3 min

What Is Bhang And How Do You Make It?

3 min
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Have you heard of bhang before? Many people haven't, but it's one of the most popular ways to consume cannabis in India, and it dates back to ancient times.

What is Bhang? Where it Comes From and How to Make it!

Bhang, ganja, and hash are often used interchangeably, but they shouldn't be because they are not even close to the same thing. Ganja is the Sanskrit name for the smokable flowers on the cannabis plant. Hash is a concentrated, resinous substance composed of the compressed trichomes (kief) from cannabis. Bhang is a brewed beverage that uses cannabis as the main ingredient.

It utilises crushed cannabis leaves, flowers, and sometimes stems, mixed with milk and different spices such as ginger and fennel. This creamy, flavorful beverage originated in India, and it's very popular at Hindu festivals like Holi, Janmashtami, and Maha Shivaratri.


Bhang Indian Culture

Bhang is by far one of the oldest cannabis traditions in the world that is still just as popular today as it used to be. Its use dates back to around 2,000 BC and has become a fundamental part of Indian culture.

Bhang is often used during large Hindu festivals, but in many parts of rural India, it's still used to treat fever, dysentery, sunstroke, digestion issues, malaria, and even speech impediments. Ancient warriors would drink bhang to calm their nerves before battle and newlyweds would use it to increase libido for their wedding night.

Cannabis has always been an integral part of the Indian way of life. By the time the British arrived in colonial India, cannabis use was completely mainstream. So much so, that they authorised a study entitled the Indian Hemp Drugs Commission Report of 1894, which studied the social effects of using cannabis for long periods of time.

The report concluded that cannabis use was completely safe and there were no legitimate reasons to prohibit it. The report actually stated that "to forbid or even seriously to restrict the use of so gracious a herb as cannabis would cause widespread suffering and annoyance.” Oh, how the times have changed.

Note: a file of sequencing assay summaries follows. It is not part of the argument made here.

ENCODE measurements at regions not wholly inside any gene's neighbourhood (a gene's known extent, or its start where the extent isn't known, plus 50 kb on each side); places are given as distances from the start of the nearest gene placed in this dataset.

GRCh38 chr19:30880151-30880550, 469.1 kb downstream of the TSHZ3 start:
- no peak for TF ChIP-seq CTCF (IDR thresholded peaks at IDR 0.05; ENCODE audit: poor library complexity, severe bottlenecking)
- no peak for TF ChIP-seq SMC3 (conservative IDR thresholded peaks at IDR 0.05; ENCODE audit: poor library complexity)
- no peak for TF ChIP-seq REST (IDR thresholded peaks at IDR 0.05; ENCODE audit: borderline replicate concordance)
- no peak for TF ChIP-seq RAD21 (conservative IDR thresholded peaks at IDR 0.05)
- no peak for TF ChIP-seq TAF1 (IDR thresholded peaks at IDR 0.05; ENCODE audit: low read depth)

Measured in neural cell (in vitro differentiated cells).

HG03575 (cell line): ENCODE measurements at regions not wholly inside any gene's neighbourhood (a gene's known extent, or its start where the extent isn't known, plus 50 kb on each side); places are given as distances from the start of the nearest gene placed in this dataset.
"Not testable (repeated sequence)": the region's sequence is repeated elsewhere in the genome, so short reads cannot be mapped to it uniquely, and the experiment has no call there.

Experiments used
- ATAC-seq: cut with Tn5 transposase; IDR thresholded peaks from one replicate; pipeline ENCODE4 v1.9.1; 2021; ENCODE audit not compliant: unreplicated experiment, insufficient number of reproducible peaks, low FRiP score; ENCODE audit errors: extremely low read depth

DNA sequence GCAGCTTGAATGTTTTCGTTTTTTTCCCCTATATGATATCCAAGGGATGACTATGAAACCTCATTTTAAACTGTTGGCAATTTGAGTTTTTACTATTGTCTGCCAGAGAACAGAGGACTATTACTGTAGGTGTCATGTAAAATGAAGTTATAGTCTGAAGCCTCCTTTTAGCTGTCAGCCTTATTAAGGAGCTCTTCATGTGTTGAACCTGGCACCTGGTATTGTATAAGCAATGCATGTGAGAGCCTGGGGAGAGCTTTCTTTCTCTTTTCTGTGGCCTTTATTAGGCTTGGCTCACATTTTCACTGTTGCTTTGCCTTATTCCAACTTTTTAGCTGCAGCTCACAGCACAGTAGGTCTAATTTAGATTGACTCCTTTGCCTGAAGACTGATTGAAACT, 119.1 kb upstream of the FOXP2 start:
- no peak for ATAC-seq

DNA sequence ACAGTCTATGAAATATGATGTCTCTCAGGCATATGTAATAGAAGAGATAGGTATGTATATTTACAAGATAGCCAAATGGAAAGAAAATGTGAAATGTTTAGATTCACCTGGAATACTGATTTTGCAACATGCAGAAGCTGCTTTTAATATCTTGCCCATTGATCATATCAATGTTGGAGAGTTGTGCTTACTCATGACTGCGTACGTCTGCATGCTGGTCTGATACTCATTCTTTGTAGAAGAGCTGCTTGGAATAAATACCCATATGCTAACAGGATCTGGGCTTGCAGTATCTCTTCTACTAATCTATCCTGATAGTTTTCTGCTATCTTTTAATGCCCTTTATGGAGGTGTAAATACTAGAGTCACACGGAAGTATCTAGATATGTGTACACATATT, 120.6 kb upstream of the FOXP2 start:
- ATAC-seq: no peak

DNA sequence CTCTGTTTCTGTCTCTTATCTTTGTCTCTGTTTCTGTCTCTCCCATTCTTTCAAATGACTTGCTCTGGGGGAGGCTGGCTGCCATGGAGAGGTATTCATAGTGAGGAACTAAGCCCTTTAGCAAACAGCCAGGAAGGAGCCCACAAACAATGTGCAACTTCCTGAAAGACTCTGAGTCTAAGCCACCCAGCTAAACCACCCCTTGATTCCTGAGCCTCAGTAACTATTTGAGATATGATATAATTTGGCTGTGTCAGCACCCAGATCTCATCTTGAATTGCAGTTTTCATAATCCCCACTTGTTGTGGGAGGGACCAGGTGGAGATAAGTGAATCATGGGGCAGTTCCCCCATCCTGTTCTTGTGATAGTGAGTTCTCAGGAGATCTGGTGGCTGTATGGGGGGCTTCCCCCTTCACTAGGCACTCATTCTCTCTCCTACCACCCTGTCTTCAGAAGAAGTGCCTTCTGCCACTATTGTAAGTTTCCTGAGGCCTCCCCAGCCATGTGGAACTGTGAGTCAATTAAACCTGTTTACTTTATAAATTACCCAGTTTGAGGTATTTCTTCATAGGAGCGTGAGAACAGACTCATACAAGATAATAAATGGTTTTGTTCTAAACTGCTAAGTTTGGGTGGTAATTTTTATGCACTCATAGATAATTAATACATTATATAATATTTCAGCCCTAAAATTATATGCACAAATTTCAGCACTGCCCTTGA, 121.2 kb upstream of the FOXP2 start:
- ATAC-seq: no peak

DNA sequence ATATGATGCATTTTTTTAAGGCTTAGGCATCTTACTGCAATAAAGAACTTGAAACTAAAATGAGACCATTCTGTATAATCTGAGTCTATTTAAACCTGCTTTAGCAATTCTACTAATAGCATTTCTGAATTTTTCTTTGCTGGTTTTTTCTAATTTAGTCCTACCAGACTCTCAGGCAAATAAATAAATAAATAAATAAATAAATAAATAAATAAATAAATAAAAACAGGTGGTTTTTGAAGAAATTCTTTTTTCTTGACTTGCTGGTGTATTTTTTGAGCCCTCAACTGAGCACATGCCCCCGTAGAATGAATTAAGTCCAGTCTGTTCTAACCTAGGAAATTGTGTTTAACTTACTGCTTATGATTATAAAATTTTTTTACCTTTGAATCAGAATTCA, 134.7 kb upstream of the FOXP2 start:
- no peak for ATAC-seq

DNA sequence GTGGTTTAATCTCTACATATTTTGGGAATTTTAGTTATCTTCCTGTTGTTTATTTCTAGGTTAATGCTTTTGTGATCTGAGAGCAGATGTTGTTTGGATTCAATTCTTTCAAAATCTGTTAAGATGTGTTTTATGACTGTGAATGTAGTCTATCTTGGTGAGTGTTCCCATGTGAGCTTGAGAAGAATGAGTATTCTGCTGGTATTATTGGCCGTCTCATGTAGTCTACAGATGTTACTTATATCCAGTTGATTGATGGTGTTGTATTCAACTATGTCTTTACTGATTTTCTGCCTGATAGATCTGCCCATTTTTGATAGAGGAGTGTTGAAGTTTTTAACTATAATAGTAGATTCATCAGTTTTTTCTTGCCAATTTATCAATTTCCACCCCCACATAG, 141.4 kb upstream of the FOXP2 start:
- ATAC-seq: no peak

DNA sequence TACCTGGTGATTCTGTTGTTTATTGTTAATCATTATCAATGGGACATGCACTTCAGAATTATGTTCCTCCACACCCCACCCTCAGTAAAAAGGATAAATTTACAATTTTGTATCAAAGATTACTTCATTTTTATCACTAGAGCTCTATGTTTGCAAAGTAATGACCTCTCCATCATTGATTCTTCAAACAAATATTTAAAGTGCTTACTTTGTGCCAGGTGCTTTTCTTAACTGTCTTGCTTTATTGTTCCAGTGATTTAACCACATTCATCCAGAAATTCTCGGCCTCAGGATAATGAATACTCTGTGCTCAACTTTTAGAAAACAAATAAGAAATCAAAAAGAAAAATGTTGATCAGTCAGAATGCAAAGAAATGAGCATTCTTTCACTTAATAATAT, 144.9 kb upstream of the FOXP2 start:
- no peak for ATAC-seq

Skin disorders Bhang

Regardless of how it's consumed, the benefits of using cannabis are limitless, and Bhang is no exception. Bhang is used as a traditional remedy in adults, children, infants, and people with compromised immune systems. Just like cannabis that's smoked, bhang may help digestion related issues and improve appetite.

Bhang is also anecdotally used as an antidepressant and anti-anxiety remedy because of its ability to alleviate stress. It also thought to provide fast-acting pain relief, and it's often prescribed by doctors in India.

Another interesting use for bhang appears to help skin disorders, particularly sunburns and eczema. Similar to aloe vera, bhang instantly cools and soothes the skin when applied topically. So as you can see, it is pretty versatile!


You will need:

  • 500ml water 
  • 700ml warm milk 
  • 120ml honey or sugar 
  • Max. 15g of fresh cannabis leaves & flowers
  • ¼ teaspoon garam masala 
  • ¼ teaspoon ground ginger 
  • ¼ teaspoon ground fennel 
  • ½ teaspoon ground anise 
  • ½ teaspoon ground cardamom 
  • ½ teaspoon rosewater 
  • Whatever you wish to use as a garnish (edible flowers, mint stems, almonds flakes or crushed pistachios for example)

Follow these steps

Boil Water, remove from heat and add the plant matter. Wait for seven minutes for the "tea" to steep.

Using a muslin cloth, strain cannabis leaves and flowers from water. Squeeze until all the liquid has been pressed from the plants. Set the "tea" to the side for now.

Transfer the plant matter from the muslin cloth to a mortar and pestle with 10ml of warm milk. Slowly grind this together, then squeeze the flowers to infuse the milk. Repeat this process until you have used about 120ml of milk. Set the milk with the plant extract to the side.

Put your garnishes into your mortar and pestle, along a splash warm milk. Grind into a fine paste. Collect the Remove any fibres or chunks from the paste.

Now it's time for the assembly! Combine "tea" water, milk extract, and paste together, then add garam masala, ginger, fennel, anise, cardamom, and rosewater. Add honey (or sugar if you refer) and the remaining warm milk.

Blend well and serve nice and cool. Enjoy your Bhang!


If you want to try a different type of Bhang, you can perform small adjustments to above recipe for a different flavor. Check out the examples below.

Bhang Lassi - Add ½ teaspoon of grenadine, 15ml of yoghurt, and 15ml of coconut milk.

Thandai - Grind up almonds, cashews, melon seeds, dates, and black peppercorn in the mortar and pestle until it's a thick paste. Add warm milk and premade bhang mixture to the paste and simmer for 4-5 minutes. Serve chilled.

When drinking bhang, keep in mind that it's not like simply hitting a bowl or smoking a joint. It's an edible substance that could have you high for hours. The high might also feel different and possibly more intense compared to smoking cannabis. It's best to sit on the side of caution and not to overdo it the first time, despite how fabulous it tastes.



Written by: Alex
With years of both writing and cannabis industry experience, combining the two and writing about all the latest weed developments was the only thing that made sense. Alexandra is a Southern California native, currently fighting for cannabis in the American Midwest.

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